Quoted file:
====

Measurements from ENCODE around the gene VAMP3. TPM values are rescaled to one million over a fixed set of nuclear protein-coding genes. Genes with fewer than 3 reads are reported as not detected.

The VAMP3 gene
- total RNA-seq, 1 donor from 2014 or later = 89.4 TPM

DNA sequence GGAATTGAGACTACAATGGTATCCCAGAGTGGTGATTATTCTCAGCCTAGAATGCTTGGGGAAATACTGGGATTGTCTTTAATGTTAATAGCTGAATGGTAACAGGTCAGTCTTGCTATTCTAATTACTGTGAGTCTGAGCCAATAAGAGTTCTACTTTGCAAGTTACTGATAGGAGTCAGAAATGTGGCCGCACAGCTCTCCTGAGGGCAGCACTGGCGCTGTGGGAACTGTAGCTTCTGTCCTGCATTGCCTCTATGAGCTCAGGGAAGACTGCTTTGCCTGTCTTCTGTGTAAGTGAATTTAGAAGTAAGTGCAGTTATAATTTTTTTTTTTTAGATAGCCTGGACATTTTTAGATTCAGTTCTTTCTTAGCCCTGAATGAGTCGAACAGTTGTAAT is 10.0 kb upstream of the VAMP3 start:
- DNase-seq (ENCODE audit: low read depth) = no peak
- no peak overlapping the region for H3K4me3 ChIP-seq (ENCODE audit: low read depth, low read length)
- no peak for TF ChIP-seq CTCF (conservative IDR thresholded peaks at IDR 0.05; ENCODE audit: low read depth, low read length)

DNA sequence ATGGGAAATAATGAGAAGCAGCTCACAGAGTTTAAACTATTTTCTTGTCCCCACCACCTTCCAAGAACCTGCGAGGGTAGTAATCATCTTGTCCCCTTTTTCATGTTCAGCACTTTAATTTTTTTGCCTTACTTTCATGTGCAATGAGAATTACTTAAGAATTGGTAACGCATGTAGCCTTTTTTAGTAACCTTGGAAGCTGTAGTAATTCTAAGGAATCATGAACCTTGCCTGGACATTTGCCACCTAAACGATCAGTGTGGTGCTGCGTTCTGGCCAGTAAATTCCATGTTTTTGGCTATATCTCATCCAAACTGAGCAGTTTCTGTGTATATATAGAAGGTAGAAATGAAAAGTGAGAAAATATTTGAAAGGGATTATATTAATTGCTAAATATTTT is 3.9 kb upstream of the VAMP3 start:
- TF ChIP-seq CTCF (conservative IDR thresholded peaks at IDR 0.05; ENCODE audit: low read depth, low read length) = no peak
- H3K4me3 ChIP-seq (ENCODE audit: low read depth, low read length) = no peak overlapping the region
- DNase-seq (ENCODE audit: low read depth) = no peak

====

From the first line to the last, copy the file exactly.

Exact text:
Measurements from ENCODE around the gene VAMP3. TPM values are rescaled to one million over a fixed set of nuclear protein-coding genes. Genes with fewer than 3 reads are reported as not detected.

The VAMP3 gene
- total RNA-seq, 1 donor from 2014 or later = 89.4 TPM

DNA sequence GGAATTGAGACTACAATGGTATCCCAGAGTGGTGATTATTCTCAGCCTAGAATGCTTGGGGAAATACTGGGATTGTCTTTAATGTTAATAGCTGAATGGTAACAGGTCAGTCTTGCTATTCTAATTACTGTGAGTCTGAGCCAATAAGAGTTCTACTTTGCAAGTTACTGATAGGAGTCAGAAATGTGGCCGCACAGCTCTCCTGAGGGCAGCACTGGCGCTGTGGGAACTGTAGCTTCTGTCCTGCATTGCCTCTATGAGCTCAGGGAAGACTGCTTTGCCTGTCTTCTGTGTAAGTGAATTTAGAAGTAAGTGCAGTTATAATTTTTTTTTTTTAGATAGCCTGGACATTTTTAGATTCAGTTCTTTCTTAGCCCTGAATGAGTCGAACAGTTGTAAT is 10.0 kb upstream of the VAMP3 start:
- DNase-seq (ENCODE audit: low read depth) = no peak
- no peak overlapping the region for H3K4me3 ChIP-seq (ENCODE audit: low read depth, low read length)
- no peak for TF ChIP-seq CTCF (conservative IDR thresholded peaks at IDR 0.05; ENCODE audit: low read depth, low read length)

DNA sequence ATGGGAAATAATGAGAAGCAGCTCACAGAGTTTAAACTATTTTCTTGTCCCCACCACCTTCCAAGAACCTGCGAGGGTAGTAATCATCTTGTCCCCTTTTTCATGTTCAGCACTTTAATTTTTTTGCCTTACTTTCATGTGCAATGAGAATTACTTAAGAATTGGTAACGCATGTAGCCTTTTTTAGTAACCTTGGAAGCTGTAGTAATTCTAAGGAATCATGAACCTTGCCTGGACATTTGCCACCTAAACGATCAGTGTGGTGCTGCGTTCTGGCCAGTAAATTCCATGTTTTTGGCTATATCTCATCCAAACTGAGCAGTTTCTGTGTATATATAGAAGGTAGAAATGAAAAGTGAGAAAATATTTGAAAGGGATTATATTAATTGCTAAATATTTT is 3.9 kb upstream of the VAMP3 start:
- TF ChIP-seq CTCF (conservative IDR thresholded peaks at IDR 0.05; ENCODE audit: low read depth, low read length) = no peak
- H3K4me3 ChIP-seq (ENCODE audit: low read depth, low read length) = no peak overlapping the region
- DNase-seq (ENCODE audit: low read depth) = no peak